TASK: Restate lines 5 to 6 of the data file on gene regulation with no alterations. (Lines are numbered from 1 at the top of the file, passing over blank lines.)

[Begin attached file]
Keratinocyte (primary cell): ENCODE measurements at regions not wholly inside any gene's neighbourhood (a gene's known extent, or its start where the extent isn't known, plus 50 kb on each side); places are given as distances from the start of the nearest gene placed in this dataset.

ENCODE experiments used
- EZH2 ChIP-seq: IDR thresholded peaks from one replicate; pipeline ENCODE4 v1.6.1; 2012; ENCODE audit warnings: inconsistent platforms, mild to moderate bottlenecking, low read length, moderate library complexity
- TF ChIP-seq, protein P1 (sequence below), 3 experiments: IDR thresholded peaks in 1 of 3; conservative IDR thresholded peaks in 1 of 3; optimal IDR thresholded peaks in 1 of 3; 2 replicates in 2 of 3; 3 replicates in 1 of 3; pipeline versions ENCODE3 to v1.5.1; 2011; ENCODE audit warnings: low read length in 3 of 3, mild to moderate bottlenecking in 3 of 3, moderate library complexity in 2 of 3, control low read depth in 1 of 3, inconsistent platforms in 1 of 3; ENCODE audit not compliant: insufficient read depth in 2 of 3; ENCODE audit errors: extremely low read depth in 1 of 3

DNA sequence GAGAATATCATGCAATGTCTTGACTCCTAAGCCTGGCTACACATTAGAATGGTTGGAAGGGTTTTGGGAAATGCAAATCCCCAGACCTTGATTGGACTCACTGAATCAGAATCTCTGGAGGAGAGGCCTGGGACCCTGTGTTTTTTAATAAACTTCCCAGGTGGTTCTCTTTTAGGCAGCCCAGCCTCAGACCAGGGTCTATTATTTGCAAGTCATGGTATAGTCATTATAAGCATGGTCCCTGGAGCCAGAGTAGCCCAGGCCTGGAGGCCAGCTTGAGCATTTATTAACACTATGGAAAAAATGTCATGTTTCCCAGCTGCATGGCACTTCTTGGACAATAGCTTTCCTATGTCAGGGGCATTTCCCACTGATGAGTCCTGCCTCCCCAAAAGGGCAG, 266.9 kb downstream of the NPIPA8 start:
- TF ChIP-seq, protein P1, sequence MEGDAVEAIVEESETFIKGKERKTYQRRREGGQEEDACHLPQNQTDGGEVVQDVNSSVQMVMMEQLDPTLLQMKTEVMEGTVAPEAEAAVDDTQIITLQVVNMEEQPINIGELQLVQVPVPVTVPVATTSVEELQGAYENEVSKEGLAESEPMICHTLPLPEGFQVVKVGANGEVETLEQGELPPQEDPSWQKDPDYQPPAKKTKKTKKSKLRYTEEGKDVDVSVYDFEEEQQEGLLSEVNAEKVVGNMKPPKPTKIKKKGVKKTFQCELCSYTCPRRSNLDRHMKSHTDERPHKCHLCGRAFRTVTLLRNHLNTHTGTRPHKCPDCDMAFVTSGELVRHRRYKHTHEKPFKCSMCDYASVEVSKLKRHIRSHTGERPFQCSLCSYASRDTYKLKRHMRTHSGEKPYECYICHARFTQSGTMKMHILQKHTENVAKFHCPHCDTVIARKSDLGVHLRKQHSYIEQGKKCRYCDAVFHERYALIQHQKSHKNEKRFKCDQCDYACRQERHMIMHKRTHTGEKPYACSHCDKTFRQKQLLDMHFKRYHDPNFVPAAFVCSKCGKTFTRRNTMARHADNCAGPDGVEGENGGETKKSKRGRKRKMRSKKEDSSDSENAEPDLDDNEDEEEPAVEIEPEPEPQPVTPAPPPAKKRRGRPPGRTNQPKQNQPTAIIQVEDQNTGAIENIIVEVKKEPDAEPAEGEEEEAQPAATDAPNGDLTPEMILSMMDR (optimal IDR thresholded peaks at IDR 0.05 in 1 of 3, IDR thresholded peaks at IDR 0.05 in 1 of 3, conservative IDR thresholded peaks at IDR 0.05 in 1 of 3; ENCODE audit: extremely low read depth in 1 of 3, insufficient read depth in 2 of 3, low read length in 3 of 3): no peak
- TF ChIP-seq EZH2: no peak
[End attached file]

DNA sequence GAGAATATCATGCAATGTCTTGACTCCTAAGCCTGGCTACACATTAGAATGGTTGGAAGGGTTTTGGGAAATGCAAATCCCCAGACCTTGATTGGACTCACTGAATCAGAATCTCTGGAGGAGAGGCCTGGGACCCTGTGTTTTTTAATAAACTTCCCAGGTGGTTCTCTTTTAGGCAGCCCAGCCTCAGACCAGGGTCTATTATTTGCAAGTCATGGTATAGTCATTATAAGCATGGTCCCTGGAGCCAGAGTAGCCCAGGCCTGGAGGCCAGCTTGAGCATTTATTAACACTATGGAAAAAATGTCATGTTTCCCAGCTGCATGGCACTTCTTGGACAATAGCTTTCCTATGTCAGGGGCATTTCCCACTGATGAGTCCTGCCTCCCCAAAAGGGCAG, 266.9 kb downstream of the NPIPA8 start:
- TF ChIP-seq, protein P1, sequence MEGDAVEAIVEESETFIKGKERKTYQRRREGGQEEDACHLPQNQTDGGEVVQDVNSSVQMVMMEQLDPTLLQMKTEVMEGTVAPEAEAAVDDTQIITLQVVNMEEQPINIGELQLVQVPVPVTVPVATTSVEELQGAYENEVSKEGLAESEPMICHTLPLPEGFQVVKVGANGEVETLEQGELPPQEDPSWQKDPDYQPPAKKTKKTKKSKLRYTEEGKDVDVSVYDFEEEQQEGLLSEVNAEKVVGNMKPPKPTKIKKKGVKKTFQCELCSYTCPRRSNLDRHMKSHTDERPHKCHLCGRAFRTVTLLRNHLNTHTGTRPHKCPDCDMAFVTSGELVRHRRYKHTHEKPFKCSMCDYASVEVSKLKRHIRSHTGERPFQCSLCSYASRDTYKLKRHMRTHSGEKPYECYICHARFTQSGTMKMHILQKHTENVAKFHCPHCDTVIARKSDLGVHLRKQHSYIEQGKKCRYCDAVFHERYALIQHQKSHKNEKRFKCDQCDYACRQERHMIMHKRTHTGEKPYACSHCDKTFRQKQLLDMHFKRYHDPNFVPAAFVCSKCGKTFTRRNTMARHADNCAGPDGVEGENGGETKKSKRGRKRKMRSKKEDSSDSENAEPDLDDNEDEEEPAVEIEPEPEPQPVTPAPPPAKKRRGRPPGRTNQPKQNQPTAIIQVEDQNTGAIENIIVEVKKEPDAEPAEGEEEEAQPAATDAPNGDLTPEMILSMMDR (optimal IDR thresholded peaks at IDR 0.05 in 1 of 3, IDR thresholded peaks at IDR 0.05 in 1 of 3, conservative IDR thresholded peaks at IDR 0.05 in 1 of 3; ENCODE audit: extremely low read depth in 1 of 3, insufficient read depth in 2 of 3, low read length in 3 of 3): no peak